A retirement income plan is a vital element of a solid financial plan. In essence, it is the other side of the “how much money do I need to save” equation. Retirement income planning involves the best way to distribute the money you have diligently accumulated, taking into account many factors such as inflation, taxes, market fluctuations, and asset sequencing.

While approaches and strategies vary greatly depending on individual needs, working with a professional who specializes in retirement planning can help ensure that your retirement income plan is on track. 

Well, you may be wondering, how do you create a retirement income plan? Which strategies are the most efficient for me? And how do I minimize taxes? Here are some of the answers to your most nagging questions; let's dive in!

How to Create a Retirement Income Plan

A retirement income plan is a distribution road map that considers the best way for you to live on your accumulated assets. Although this is often done when you are close to retirement, the earlier you start developing an actual distribution/income plan, the better off your accumulation efforts will likely be. Too few people consider the distribution phase of retirement planning, solely focusing on the accumulation phase. This can cause a bit of frantic planning the closer you get to retirement if left unaddressed.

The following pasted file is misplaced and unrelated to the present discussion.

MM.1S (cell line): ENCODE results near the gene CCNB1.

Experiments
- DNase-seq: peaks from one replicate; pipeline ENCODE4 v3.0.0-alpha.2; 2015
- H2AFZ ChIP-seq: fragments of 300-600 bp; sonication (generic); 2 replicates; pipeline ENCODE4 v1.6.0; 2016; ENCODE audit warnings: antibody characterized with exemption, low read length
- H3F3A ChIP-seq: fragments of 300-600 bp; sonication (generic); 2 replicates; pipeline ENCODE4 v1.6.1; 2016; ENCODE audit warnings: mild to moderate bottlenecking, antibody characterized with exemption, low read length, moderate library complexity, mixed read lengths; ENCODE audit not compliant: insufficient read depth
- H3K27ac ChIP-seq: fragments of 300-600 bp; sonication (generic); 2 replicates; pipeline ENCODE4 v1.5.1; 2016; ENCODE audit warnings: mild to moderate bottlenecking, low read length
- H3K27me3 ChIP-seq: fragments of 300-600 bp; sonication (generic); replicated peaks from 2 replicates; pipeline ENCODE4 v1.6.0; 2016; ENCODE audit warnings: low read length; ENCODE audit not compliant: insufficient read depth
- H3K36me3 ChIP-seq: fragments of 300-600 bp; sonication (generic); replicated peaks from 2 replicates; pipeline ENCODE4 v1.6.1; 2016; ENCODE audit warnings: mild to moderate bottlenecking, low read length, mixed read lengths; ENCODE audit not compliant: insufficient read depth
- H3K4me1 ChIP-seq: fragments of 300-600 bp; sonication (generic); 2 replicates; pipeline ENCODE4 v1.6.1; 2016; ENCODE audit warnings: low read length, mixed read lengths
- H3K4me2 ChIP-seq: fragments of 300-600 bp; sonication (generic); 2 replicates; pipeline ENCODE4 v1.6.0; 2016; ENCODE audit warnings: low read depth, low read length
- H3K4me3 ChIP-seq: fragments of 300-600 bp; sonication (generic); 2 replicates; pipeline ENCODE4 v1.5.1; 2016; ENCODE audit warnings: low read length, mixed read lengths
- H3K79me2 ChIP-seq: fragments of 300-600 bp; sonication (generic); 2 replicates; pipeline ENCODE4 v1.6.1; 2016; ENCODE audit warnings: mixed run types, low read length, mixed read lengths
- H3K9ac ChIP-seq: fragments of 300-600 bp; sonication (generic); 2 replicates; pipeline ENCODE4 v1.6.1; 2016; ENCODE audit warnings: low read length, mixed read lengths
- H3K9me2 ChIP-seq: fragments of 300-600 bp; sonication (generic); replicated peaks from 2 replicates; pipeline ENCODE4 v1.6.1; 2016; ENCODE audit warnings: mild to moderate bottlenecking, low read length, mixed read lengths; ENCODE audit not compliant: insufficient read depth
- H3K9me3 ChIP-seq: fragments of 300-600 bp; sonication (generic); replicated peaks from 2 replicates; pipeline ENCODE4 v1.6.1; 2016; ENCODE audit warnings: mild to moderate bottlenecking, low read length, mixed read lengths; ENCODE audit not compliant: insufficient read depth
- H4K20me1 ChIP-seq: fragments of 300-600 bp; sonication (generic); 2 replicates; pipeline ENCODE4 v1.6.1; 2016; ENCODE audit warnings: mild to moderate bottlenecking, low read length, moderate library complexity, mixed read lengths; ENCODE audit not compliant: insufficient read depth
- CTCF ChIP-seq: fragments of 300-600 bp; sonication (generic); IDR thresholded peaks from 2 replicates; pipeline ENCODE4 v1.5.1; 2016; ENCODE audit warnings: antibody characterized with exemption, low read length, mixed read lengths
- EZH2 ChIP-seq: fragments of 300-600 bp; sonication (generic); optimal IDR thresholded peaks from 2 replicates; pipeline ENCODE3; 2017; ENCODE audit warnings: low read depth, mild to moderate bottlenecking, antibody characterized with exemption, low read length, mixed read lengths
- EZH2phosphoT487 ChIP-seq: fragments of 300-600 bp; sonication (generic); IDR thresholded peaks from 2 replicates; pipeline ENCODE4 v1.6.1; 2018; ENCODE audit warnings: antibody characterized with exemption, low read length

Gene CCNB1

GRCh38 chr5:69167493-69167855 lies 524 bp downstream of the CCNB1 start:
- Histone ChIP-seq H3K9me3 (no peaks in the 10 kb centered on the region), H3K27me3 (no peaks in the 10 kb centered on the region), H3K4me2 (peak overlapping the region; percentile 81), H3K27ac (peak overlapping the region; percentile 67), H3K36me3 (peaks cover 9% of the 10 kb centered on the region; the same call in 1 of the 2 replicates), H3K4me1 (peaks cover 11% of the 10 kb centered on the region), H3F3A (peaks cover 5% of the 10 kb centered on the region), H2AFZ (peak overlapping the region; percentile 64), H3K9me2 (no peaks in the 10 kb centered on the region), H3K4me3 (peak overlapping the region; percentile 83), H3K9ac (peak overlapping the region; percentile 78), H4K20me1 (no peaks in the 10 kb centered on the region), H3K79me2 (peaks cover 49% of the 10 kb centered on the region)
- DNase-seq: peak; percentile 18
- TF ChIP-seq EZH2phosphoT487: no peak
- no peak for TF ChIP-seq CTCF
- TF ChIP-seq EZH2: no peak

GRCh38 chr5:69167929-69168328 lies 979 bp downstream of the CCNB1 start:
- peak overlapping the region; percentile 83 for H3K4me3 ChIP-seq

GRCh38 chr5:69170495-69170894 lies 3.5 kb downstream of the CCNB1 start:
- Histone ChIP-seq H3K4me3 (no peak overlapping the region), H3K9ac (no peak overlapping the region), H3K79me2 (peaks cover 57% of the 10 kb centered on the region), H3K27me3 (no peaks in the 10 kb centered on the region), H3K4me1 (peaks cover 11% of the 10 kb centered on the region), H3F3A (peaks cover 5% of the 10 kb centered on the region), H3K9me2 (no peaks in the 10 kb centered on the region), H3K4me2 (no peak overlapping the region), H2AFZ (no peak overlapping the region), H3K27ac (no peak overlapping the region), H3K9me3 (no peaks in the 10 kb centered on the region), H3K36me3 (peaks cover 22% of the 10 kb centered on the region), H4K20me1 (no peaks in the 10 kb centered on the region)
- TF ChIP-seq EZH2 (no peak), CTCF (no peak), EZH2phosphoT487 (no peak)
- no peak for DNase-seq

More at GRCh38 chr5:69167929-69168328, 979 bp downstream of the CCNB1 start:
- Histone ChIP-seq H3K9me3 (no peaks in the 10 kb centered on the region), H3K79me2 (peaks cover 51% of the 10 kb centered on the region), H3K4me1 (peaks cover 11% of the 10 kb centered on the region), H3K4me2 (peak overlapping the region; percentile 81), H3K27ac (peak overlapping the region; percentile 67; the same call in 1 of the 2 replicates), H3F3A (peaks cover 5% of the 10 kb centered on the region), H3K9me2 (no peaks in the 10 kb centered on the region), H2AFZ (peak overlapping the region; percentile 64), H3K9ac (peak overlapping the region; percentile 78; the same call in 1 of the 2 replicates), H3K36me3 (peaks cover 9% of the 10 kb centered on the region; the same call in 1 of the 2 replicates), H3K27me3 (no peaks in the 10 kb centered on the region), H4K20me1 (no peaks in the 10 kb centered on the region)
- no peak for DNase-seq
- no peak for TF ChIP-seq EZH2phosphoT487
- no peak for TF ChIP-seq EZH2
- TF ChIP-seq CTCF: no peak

Factors to Consider While Creating a Retirement Income Plan

There are several factors to consider when creating a retirement income plan, including: 

  • Your age, health, and expected lifespan.
  • How will you generate income during retirement? Will you rely on Social Security, pensions, or savings?
  • Taxes are the largest fee you face in retirement income planning. How will you minimize them? How can you create as many tax-free streams of income as possible?
  • How will you address inflation and market risks?
  • How will your income plan cover unexpected costs, such as long-term care needs or short-term emergencies?
  • How will you cover your monthly costs and make sure you have enough? How will you stress test your plan?
  • In what order should my retirement assets be utilized (asset sequencing)?
  • How much should you save each year, and what vehicles are the most efficient?


Now, What is The Plan?
Employ these three steps and develop a strategy for transitioning from saving to spending in retirement: